Months later on June 13, 2018, soldiers led by the then Deputy Chief of Defence Forces, Gen Wlison Mbadi surrounded Kayihura’s farm in Kashagama, Lyantonde District and arrested the General.

He was airlifted to the Uganda People’s Defence Forces (UPDF) headquarters at Mbuya in Kampala where he was presented before the then Chief of Defence Forces, Gen David Muhoozi. Gen Muhoozi then handed him over to CMI, who whisked him off to be detained at Makindye Military barracks.

The next day, local leaders and Gen Kayihura’s friends from his home area in Kisoro District led a demonstration in protest at the manner of his arrest. The police dispersed the protest, saying they were not notified about it as required by the law.

Over the next two months, Gen Kayihura remained locked up without recording a statement, according to his lawyers.

Partly because of the high profile and sensitive nature of his detention, MPs from Kisoro raised the matter of his detention without due process, and beyond the legally allowed period,  on the floor of Parliament. But they were unable to secure his release.

Marking his two months in detention, Gen Kayihura’s supporters also held a series of prayer meetings, which they said were intended to soften President Museveni’s heart and make him release their loved one.

Kisoro District Chairman Abel Bizimana said: “The mafias and other people who hate Gen Kayihura are giving the President wrong information. It is that information that has affected the President’s lenses. We are praying to God to remove those bad lenses and give him the right ones. We are now petitioning God.”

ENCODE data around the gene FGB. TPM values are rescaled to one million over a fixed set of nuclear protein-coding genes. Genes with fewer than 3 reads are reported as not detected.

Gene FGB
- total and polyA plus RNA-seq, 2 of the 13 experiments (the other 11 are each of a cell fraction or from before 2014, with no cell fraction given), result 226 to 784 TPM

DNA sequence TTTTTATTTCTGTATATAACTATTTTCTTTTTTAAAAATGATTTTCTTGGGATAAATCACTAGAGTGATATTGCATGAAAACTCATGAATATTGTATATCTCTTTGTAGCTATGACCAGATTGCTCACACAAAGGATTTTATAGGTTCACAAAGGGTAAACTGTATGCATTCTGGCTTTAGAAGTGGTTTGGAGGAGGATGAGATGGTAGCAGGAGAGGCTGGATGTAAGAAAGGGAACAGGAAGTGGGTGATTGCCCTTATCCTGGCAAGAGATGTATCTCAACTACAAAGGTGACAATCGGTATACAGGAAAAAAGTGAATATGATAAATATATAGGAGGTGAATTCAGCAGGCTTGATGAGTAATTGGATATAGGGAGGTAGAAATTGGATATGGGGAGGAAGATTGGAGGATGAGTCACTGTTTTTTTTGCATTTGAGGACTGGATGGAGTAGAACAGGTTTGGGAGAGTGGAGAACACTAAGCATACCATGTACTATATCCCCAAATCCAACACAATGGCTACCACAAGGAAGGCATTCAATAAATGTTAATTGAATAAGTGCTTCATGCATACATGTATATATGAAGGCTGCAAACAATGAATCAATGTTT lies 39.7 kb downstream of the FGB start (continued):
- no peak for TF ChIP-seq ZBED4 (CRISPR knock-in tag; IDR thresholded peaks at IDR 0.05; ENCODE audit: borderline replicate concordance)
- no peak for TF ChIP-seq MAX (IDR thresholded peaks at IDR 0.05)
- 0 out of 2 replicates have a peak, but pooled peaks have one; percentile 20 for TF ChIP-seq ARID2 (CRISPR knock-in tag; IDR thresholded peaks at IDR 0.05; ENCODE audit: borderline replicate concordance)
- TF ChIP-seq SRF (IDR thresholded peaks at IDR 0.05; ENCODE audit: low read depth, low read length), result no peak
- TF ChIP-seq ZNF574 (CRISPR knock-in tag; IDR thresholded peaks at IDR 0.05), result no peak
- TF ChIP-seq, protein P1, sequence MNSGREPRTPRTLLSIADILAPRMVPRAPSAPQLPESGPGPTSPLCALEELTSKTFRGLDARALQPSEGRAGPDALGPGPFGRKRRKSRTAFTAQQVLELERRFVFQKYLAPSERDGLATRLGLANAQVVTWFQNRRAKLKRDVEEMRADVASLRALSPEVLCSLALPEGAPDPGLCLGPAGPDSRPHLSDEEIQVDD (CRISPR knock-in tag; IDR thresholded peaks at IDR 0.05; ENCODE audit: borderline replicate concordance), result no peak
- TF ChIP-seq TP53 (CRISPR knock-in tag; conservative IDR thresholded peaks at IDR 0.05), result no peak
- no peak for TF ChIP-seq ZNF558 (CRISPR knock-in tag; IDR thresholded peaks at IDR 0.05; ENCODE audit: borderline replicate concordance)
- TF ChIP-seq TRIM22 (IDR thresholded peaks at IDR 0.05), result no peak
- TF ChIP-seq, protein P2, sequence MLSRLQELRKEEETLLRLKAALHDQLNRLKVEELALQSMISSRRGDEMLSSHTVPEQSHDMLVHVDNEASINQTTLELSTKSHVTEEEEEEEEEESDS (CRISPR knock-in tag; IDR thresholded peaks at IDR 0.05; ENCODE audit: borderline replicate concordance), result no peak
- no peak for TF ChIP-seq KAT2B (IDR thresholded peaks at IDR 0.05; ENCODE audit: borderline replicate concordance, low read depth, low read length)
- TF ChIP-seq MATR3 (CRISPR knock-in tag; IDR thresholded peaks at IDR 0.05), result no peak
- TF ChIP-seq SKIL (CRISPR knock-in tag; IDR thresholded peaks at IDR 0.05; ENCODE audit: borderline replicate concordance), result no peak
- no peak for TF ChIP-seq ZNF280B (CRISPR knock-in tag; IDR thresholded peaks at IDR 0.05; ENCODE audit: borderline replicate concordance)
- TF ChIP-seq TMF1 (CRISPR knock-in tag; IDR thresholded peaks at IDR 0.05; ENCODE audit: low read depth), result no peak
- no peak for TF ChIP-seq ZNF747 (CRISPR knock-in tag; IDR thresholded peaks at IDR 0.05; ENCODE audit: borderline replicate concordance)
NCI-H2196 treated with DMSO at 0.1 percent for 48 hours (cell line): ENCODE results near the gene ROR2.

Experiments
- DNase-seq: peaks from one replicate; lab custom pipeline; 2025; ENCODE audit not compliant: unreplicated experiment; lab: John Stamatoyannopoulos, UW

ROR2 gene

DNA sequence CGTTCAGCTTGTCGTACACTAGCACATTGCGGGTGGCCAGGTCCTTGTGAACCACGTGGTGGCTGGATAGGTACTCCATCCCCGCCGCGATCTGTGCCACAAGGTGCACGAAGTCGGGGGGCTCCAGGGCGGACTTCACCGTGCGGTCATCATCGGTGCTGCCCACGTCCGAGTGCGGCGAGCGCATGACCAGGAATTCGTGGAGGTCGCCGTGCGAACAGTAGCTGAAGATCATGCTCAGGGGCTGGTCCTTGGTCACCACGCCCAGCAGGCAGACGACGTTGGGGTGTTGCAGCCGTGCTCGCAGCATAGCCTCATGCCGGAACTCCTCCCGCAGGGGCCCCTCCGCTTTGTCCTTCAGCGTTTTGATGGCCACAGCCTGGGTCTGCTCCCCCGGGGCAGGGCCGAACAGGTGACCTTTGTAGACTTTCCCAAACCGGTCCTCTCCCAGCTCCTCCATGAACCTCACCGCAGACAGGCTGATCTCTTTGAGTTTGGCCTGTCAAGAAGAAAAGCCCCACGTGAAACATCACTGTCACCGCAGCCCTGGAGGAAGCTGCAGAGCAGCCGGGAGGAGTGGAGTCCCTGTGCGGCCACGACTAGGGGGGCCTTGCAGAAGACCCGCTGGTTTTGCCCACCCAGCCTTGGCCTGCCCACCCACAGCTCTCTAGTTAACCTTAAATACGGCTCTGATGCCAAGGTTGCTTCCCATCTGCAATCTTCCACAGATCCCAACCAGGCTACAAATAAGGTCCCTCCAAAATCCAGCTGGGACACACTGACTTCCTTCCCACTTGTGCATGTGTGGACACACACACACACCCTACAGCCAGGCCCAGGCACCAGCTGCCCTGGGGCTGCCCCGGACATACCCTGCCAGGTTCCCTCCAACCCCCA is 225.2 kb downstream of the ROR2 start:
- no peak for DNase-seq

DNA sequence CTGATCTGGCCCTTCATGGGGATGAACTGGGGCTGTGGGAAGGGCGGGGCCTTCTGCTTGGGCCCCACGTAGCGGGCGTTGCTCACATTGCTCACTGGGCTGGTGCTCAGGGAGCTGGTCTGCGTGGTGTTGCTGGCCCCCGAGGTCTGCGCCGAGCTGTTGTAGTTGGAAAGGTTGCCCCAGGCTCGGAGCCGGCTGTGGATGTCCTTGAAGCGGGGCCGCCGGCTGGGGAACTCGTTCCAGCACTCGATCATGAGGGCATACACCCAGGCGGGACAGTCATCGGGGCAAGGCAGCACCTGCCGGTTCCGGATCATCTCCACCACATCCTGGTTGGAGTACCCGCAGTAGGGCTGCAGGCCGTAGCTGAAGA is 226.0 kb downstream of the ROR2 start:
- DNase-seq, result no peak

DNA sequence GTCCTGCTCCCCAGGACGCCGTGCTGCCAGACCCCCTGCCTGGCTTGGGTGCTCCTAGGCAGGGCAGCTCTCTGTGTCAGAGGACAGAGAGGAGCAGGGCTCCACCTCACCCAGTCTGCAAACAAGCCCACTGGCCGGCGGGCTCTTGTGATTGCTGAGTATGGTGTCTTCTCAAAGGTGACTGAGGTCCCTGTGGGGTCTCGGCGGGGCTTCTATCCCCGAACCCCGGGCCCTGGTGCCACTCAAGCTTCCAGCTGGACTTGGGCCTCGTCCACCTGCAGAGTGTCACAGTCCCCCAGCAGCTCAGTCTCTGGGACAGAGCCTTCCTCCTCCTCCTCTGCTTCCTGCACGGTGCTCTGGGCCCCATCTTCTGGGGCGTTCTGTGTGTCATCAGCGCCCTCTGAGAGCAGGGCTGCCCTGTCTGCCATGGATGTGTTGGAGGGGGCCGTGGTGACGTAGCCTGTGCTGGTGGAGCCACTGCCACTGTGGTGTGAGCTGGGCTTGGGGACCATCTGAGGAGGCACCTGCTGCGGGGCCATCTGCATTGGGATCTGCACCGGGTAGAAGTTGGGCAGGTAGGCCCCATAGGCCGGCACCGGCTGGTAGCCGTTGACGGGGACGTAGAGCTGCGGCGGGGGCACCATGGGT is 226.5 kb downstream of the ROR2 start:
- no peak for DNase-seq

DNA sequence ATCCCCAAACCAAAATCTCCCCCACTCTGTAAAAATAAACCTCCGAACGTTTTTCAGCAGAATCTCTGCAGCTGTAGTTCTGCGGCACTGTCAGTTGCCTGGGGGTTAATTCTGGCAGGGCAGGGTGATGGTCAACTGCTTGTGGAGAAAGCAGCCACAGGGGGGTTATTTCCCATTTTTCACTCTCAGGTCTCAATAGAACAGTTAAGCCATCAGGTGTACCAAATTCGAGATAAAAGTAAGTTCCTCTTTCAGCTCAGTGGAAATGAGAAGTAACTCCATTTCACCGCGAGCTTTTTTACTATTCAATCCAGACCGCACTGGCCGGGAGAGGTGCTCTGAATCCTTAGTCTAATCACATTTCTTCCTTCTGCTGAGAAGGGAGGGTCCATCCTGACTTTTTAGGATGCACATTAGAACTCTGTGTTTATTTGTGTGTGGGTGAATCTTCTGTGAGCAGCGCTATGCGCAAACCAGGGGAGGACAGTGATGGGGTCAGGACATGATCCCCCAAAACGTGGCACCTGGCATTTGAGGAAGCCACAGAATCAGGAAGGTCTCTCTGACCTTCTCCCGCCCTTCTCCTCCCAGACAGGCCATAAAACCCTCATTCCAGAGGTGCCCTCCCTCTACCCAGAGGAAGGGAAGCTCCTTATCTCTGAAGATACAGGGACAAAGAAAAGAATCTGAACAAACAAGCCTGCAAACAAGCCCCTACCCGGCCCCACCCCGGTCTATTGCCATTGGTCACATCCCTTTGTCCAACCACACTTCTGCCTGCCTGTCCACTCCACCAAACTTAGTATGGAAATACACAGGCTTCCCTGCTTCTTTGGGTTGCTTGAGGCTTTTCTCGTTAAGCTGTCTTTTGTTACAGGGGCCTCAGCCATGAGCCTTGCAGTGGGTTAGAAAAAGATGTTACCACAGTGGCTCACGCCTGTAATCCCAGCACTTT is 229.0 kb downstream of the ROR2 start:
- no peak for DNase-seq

Gen Kayihura’s mother, struggling to walk, attended one of the prayers at a church in Mulago, a Kampala suburb.

Days later, Gen Kayihura was presented before a team from different security agencies, which quizzed him about the March 17, 2017 assassination of former police spokesman and deputy IGP, Andrew Felix Kaweesi. He denied any links to the crime.

Joint security investigations revealed that existing suspicions at the time in security circles that rogue police officers planned Kaweesi’s shooting death were fuelled by some intelligence operatives.

Later, he was questioned about new offences relating to abduction of the Rwandans and failing to protect war materiel, crimes for which he was eventually charged.